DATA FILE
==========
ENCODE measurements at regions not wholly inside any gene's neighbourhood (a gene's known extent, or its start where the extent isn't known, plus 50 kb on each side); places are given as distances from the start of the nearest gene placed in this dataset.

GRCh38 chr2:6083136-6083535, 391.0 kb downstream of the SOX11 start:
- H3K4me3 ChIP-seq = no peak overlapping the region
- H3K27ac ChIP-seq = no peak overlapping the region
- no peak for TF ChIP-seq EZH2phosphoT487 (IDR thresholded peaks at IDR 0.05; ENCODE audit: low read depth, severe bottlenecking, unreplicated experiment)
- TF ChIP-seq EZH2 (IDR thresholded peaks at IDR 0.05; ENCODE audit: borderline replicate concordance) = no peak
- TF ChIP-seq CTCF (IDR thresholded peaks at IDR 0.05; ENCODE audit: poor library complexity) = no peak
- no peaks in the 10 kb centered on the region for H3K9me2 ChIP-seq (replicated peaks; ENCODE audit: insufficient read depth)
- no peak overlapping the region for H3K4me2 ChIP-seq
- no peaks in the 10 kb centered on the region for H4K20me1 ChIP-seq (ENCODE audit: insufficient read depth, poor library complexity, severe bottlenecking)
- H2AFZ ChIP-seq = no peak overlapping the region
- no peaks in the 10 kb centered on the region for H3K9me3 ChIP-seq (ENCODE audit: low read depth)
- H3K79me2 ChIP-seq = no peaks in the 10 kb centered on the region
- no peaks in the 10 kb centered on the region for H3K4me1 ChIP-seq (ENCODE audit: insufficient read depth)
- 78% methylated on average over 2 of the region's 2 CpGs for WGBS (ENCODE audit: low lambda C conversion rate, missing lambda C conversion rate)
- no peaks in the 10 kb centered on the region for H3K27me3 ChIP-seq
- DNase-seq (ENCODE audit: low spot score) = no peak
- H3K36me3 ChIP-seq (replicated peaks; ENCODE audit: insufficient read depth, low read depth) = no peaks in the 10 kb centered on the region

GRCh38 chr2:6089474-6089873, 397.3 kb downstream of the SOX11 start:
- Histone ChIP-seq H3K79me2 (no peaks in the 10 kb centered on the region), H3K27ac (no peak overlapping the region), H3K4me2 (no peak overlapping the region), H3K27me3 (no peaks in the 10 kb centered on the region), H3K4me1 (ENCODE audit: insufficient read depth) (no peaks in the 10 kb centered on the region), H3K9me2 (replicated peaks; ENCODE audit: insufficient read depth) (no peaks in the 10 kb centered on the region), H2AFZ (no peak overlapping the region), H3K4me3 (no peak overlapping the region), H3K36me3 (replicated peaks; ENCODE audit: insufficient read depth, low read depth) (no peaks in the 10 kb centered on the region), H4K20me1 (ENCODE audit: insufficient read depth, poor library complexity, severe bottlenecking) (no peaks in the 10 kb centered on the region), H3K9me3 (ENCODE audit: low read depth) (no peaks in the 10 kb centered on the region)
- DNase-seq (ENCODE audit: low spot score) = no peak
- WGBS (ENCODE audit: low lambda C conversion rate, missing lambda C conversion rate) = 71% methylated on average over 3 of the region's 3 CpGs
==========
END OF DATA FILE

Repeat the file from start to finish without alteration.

ENCODE measurements at regions not wholly inside any gene's neighbourhood (a gene's known extent, or its start where the extent isn't known, plus 50 kb on each side); places are given as distances from the start of the nearest gene placed in this dataset.

GRCh38 chr2:6083136-6083535, 391.0 kb downstream of the SOX11 start:
- H3K4me3 ChIP-seq = no peak overlapping the region
- H3K27ac ChIP-seq = no peak overlapping the region
- no peak for TF ChIP-seq EZH2phosphoT487 (IDR thresholded peaks at IDR 0.05; ENCODE audit: low read depth, severe bottlenecking, unreplicated experiment)
- TF ChIP-seq EZH2 (IDR thresholded peaks at IDR 0.05; ENCODE audit: borderline replicate concordance) = no peak
- TF ChIP-seq CTCF (IDR thresholded peaks at IDR 0.05; ENCODE audit: poor library complexity) = no peak
- no peaks in the 10 kb centered on the region for H3K9me2 ChIP-seq (replicated peaks; ENCODE audit: insufficient read depth)
- no peak overlapping the region for H3K4me2 ChIP-seq
- no peaks in the 10 kb centered on the region for H4K20me1 ChIP-seq (ENCODE audit: insufficient read depth, poor library complexity, severe bottlenecking)
- H2AFZ ChIP-seq = no peak overlapping the region
- no peaks in the 10 kb centered on the region for H3K9me3 ChIP-seq (ENCODE audit: low read depth)
- H3K79me2 ChIP-seq = no peaks in the 10 kb centered on the region
- no peaks in the 10 kb centered on the region for H3K4me1 ChIP-seq (ENCODE audit: insufficient read depth)
- 78% methylated on average over 2 of the region's 2 CpGs for WGBS (ENCODE audit: low lambda C conversion rate, missing lambda C conversion rate)
- no peaks in the 10 kb centered on the region for H3K27me3 ChIP-seq
- DNase-seq (ENCODE audit: low spot score) = no peak
- H3K36me3 ChIP-seq (replicated peaks; ENCODE audit: insufficient read depth, low read depth) = no peaks in the 10 kb centered on the region

GRCh38 chr2:6089474-6089873, 397.3 kb downstream of the SOX11 start:
- Histone ChIP-seq H3K79me2 (no peaks in the 10 kb centered on the region), H3K27ac (no peak overlapping the region), H3K4me2 (no peak overlapping the region), H3K27me3 (no peaks in the 10 kb centered on the region), H3K4me1 (ENCODE audit: insufficient read depth) (no peaks in the 10 kb centered on the region), H3K9me2 (replicated peaks; ENCODE audit: insufficient read depth) (no peaks in the 10 kb centered on the region), H2AFZ (no peak overlapping the region), H3K4me3 (no peak overlapping the region), H3K36me3 (replicated peaks; ENCODE audit: insufficient read depth, low read depth) (no peaks in the 10 kb centered on the region), H4K20me1 (ENCODE audit: insufficient read depth, poor library complexity, severe bottlenecking) (no peaks in the 10 kb centered on the region), H3K9me3 (ENCODE audit: low read depth) (no peaks in the 10 kb centered on the region)
- DNase-seq (ENCODE audit: low spot score) = no peak
- WGBS (ENCODE audit: low lambda C conversion rate, missing lambda C conversion rate) = 71% methylated on average over 3 of the region's 3 CpGs